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  • empty system FIG.

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  • p pe to water house cistern FIG.

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  • On one end also a right-handed, and on the other a left-handed, screw FIG.

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  • With wrought iron pipes bends may be arranged, as shown in fig.

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  • It will be observed that in fig.

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  • first mentioned are affixed FIG.

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  • A boiler with horizontal sections is shown in fig.

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  • The arrangement of the numbers on the rods will be evident from fig.

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  • The set of ten rods is thus equivalent to four sets of slips as described above, and by their means we may multiply every number less than II,irr, and also any number (consisting of course FIG.

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  • fig.

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  • It may be added that there are some marsupials, such as the wombat, koala, marsupial ant-eater and the dasyures, FIG.

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  • Soc. FIG.

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  • Deciduous FIG.

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  • The limbs are five-toed, with the third and fourth toes of the front pair armed with enormous digging claws; FIG.

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  • The first upper FIG.

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  • As the first example of the group may be taken the elegant little long-snouted phalanger (Tarsipes rostratus, fig.

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  • To the same family FIG.

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  • England, and Spalacotherium (fig.

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  • By one authority Amphilestes (fig.

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  • in FIG.

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  • castaneaefolia, represented in fig.

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  • 1 2 a FIG.

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  • The male has a different life-history (fig.

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  • The male next casts his cuticle, and by means of his spine bores FIG.

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  • tritici, causing the FIG.

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  • There are three Li ting - typical methods: (I) A direct pull may be applied to the hook, either by screws, or by a cylinder fitted with is piston and rod and actuated by direct hydraulic or other pressure, as shown diagrammatically in fig.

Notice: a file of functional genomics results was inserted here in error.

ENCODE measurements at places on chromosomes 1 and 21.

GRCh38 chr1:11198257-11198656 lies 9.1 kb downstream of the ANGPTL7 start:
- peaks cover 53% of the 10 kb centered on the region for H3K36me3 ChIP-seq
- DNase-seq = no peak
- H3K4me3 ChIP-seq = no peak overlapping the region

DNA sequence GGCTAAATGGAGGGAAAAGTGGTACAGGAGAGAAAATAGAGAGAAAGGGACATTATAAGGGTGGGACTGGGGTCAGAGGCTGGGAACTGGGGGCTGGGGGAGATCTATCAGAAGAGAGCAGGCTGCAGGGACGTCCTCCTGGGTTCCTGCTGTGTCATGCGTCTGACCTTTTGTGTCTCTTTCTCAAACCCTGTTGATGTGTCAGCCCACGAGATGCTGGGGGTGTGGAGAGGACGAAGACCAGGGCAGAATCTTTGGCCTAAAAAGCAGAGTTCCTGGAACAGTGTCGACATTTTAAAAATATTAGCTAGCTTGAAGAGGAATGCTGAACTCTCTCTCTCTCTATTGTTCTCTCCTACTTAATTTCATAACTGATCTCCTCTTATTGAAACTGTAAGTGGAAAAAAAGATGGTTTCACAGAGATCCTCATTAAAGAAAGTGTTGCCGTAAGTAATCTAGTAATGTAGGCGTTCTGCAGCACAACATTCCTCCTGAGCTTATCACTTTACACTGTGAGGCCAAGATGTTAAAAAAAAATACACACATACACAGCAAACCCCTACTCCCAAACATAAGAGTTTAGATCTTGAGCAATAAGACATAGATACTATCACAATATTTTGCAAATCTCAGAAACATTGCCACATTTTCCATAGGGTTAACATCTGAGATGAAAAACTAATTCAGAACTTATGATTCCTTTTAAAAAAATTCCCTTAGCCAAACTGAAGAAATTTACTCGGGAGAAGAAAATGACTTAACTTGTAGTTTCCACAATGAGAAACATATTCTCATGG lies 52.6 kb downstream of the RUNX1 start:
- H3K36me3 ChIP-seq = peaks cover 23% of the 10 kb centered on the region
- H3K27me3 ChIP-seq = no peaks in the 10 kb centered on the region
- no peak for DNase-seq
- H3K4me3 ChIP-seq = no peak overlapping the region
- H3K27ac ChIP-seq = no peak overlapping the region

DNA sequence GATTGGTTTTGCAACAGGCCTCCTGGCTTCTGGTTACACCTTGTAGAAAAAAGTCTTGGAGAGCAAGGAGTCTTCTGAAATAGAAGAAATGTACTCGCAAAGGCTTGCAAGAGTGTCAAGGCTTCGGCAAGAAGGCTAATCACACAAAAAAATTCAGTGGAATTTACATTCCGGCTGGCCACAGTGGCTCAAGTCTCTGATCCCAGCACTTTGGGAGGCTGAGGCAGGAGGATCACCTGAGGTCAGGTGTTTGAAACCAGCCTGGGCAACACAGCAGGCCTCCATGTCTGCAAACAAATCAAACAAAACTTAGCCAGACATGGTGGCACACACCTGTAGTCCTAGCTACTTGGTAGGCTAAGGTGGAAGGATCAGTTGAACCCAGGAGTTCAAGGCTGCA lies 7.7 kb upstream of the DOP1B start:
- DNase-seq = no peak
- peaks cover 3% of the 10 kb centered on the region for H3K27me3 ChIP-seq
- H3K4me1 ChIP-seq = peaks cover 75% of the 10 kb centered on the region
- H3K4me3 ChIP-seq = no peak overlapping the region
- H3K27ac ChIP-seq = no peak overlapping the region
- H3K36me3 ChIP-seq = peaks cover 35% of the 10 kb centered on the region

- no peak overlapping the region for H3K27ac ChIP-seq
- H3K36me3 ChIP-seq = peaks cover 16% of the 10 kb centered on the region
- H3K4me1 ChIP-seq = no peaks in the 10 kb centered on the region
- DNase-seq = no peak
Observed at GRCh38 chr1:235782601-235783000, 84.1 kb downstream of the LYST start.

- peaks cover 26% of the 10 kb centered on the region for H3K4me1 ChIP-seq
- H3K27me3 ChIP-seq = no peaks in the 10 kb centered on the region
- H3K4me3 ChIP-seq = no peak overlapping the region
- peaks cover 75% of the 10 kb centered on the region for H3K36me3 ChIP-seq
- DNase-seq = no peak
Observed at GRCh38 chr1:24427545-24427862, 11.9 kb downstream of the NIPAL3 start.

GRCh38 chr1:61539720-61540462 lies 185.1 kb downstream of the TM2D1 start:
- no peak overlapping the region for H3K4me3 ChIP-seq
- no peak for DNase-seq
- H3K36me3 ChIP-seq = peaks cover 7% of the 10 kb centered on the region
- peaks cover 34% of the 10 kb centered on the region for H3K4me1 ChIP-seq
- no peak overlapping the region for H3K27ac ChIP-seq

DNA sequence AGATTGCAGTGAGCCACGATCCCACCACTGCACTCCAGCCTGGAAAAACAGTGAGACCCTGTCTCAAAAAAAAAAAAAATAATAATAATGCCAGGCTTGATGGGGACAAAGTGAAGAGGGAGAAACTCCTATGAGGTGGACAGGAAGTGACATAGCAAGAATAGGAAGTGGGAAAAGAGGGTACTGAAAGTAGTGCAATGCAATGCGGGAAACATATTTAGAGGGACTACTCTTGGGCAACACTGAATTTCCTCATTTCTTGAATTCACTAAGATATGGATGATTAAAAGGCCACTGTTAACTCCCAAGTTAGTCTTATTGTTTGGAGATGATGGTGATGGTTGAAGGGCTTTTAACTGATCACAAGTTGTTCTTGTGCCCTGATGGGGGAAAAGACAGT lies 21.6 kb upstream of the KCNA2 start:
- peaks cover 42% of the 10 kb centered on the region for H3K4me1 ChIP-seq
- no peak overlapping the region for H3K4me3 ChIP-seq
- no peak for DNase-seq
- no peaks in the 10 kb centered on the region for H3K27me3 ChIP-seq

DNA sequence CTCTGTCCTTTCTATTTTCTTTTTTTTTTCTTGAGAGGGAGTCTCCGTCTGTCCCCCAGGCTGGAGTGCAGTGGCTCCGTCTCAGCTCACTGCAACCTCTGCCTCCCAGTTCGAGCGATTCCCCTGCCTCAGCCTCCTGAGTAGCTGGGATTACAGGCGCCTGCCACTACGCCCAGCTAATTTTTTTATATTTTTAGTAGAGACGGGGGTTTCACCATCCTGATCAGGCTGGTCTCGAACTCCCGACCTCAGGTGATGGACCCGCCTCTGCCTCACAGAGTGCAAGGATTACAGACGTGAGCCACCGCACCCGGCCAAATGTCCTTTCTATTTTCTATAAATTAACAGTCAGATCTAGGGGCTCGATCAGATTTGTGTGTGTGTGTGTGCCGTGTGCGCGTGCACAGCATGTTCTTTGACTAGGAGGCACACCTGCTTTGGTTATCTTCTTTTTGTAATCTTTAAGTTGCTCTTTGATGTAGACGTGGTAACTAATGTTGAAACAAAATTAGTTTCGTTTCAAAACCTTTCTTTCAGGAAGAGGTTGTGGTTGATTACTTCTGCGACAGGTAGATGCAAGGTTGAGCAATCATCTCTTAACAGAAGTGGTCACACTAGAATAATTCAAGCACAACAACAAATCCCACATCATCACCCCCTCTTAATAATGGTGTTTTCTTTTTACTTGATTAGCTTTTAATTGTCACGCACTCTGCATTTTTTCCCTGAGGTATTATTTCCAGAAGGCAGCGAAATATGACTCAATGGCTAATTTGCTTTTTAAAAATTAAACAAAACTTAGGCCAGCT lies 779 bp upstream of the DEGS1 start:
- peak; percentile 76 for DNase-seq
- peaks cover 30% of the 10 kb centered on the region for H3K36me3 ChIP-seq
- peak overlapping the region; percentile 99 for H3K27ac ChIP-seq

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  • These methods are used in exceptional cases, but present the obvious difficulty of giving FIG.

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  • Various arrangements are adopted; the one indicated in fig.

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  • Three-phase motors are also much used for FIG.

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  • The FIG.

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  • This horizontal movement of the lower end of the back leg allows the whole arrangement to assume the position shown in fig.

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  • Another type of fixed crane is the " Fairbairn " crane, shown in fig.

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  • Here the jib, superstructure and post are all united in one piece, which revolves in a foundation well, being supported at the bottom by a toe-step and near the ground level by horizontal FIG.

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  • It has the horizontal racking motion mentioned FIG.

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  • With portable cranes means must be provided to ensure the requisite stability against overturning; this is done by weighting the tail of the revolving part with heavy weights, and in steam cranes the FIG.

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  • In connexion with the stability of portable cranes, it may be mentioned that accidents more often arise from FIG.

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  • The hydraulic lifting cylinders are placed inside the revolving steel mast or post, and the cabin for the driver FIG.

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  • As types of non-revolving cranes, fig.

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  • 15 shows an overhead traveller worked by hand, and fig.

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  • running wheels which enable the end carriages to travel on the longitudinal gantry girders or runway, and the crab or jenny, which carries the hoisting mechanism, and moves across the span on FIG.

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  • One variation is illustrated in fig.

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  • Of other variations and combinations of types, fig.

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  • 18 shows a modern design of crane intended to command the maximum of yard space, and having some of the characteristics both of the Goliath and of the revolving jib crane, and fig.

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  • A transporter of the first class is shown in fig.